Women have completely emasculated the male leadership of the Southern Baptist Convention. If you weren’t aware of the movement taking place in the Southern Baptist Convention (SBC) to steer churches away from the biblical and historic position of Complementarianism, then your head has been under a rock. The SBC has been in a downgrade for a long time. It has openly embraced Marxism, began a movement to become homosexual-inclusive, and is adopting a new ideology to put women in pulpits.
Earlier today, Reformation Charlotte reported on Jen Wilkin’s attack on biblical gender roles at Southeastern Seminary. Now, once again, Beth Moore has been platformed to espouse her hatred of God’s word.
Yesterday, the Southern Baptist Ethics and Religious Liberty Commission (ERLC) hosted a conference called Caring Well. The conference focuses on denigrating men — particularly straight, white men — and how we can allow women to usurp the biblical role of men. If you think I’m kidding, you should go watch the videos.
Due to some confusion, I’m rewording this paragraph from what it previously stated. In the video below, you can see Beth Moore saying that following God’s outline for biblical gender roles fosters an environment for sin.
Previously, I wrote that Beth Moore said that complementarian theology is at the root of sexual abuse, but here are her exact words:
Does complementarian theology cause abuse? The answer is no. Sin and gross selfishness in the human heart cause abuse. Demonic influences cause abuse. However, Has a culture prevalent in various circles of the SBC formed and burgeoned out of it contributed to it? Absolutely! And heavily! … The world is watching to see if we would bring up what they believe is the biggest elephant in the world. Complementarian theology became such a high core value that it inadvertently, by proof of what we have seen, look at the fruit of what happened, became elevated above the safety and well being of many women.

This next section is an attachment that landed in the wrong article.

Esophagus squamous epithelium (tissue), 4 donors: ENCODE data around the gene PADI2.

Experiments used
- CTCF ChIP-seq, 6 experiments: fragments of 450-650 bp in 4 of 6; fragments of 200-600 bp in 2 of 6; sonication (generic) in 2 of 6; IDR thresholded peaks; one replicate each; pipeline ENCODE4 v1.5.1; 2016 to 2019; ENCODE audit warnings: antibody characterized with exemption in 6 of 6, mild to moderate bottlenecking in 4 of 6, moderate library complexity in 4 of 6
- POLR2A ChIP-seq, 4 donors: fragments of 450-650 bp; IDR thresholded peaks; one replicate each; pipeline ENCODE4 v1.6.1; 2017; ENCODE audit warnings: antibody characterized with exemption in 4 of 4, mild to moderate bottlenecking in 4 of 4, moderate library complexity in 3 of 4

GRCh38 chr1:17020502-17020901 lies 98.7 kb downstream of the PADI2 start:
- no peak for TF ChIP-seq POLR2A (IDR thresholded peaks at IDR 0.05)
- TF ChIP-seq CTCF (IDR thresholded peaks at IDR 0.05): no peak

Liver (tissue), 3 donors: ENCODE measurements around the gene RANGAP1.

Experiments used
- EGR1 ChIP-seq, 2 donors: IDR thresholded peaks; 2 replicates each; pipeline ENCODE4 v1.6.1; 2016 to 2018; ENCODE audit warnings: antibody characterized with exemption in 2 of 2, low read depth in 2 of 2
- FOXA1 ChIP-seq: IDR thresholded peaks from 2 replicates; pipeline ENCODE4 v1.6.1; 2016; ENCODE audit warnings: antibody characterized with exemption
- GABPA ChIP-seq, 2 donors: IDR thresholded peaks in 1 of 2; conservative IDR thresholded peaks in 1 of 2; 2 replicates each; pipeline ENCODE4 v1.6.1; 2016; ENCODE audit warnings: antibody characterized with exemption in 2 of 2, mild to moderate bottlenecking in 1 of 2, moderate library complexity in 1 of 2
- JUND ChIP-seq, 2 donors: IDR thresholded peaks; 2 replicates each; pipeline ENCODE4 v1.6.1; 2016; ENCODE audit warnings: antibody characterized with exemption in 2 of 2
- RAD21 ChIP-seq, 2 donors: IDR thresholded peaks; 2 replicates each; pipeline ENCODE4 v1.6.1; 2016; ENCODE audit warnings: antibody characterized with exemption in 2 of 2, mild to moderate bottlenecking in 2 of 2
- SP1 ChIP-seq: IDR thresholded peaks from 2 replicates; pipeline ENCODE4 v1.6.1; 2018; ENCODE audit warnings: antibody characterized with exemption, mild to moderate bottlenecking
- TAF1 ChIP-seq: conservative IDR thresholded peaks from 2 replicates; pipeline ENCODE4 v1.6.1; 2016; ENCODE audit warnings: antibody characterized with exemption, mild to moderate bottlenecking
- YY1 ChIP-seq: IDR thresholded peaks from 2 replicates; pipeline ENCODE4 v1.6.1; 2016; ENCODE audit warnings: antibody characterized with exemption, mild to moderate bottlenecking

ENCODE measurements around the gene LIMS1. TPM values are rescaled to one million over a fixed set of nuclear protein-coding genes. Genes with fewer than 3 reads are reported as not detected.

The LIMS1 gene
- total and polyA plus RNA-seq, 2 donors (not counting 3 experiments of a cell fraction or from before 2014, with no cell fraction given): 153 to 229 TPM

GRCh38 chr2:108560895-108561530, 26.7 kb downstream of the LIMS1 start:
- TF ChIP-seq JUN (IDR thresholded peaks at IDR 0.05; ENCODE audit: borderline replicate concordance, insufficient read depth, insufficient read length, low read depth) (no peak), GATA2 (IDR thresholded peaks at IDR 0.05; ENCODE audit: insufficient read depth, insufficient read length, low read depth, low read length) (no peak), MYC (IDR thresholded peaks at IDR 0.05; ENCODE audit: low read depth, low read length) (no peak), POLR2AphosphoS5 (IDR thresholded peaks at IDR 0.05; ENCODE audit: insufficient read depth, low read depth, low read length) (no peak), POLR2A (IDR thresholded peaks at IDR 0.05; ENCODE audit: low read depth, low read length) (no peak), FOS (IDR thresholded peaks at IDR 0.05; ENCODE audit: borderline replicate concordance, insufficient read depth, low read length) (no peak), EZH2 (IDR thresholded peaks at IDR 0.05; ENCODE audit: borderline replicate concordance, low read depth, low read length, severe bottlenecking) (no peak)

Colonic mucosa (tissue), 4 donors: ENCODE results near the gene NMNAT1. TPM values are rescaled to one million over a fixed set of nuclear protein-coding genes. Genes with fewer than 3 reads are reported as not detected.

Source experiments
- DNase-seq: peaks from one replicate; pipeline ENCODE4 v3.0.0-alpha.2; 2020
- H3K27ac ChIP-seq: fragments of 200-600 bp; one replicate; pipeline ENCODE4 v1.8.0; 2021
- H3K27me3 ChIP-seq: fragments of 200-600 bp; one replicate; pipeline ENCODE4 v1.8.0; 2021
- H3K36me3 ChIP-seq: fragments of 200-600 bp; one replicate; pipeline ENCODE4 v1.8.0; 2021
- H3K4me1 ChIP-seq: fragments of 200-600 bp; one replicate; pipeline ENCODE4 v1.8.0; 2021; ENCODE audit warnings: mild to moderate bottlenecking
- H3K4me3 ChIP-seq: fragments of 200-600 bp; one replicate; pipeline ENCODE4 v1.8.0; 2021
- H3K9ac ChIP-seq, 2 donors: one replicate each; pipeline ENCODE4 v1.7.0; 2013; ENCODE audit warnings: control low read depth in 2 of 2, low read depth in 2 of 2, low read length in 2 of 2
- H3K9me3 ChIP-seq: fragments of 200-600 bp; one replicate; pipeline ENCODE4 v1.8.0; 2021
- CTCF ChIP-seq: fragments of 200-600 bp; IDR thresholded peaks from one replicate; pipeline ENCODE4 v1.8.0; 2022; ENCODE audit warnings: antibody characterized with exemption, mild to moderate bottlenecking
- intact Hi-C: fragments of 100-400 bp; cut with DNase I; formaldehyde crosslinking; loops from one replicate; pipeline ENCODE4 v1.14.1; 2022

While she didn’t say that it “caused” sexual abuse, I’m not sure how else to interpret these words other than that complementarian theology is at the root of sexual abuse, at least in part. What she’s saying is that out of complementarian theology a culture of sexual abuse has been formed. Or, to put it another way, if it weren’t for complementarian theology, we wouldn’t have this dad-gum problem.
Now, keep in mind that this is the same woman who said she would be “terrified” to be a woman that Owen Strachan, a theologian and one who is even a contributor to the ERLC that put this conference on, “would approve of” because he holds to complementarian theology. What Beth Moore is doing is creating an environment of fear, and Beth Moore is the one fostering an environment for sin, not complementarianism.